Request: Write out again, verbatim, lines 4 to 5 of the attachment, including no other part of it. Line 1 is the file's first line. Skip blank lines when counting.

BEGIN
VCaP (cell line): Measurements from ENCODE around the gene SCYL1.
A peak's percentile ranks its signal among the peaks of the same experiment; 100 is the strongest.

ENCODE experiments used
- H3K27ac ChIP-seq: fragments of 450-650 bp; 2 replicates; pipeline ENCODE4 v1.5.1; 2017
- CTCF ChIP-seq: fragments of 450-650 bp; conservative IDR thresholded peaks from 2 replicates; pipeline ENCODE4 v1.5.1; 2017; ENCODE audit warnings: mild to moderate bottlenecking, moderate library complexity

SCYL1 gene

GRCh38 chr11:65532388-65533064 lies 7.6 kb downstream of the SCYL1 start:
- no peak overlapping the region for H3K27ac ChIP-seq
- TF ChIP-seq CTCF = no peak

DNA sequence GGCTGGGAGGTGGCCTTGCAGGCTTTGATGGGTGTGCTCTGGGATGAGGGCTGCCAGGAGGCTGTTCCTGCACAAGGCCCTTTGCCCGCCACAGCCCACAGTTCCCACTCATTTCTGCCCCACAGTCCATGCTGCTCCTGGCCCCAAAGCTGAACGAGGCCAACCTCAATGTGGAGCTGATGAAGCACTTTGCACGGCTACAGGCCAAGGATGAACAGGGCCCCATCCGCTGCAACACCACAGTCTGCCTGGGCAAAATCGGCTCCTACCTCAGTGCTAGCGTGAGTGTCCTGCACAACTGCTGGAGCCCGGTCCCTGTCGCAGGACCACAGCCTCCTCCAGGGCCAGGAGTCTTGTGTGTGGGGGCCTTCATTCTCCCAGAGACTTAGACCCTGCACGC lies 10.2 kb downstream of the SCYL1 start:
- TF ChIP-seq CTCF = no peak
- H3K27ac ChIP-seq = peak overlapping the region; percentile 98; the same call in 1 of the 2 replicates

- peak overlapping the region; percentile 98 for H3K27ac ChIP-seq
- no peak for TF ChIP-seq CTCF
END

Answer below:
- H3K27ac ChIP-seq: fragments of 450-650 bp; 2 replicates; pipeline ENCODE4 v1.5.1; 2017
- CTCF ChIP-seq: fragments of 450-650 bp; conservative IDR thresholded peaks from 2 replicates; pipeline ENCODE4 v1.5.1; 2017; ENCODE audit warnings: mild to moderate bottlenecking, moderate library complexity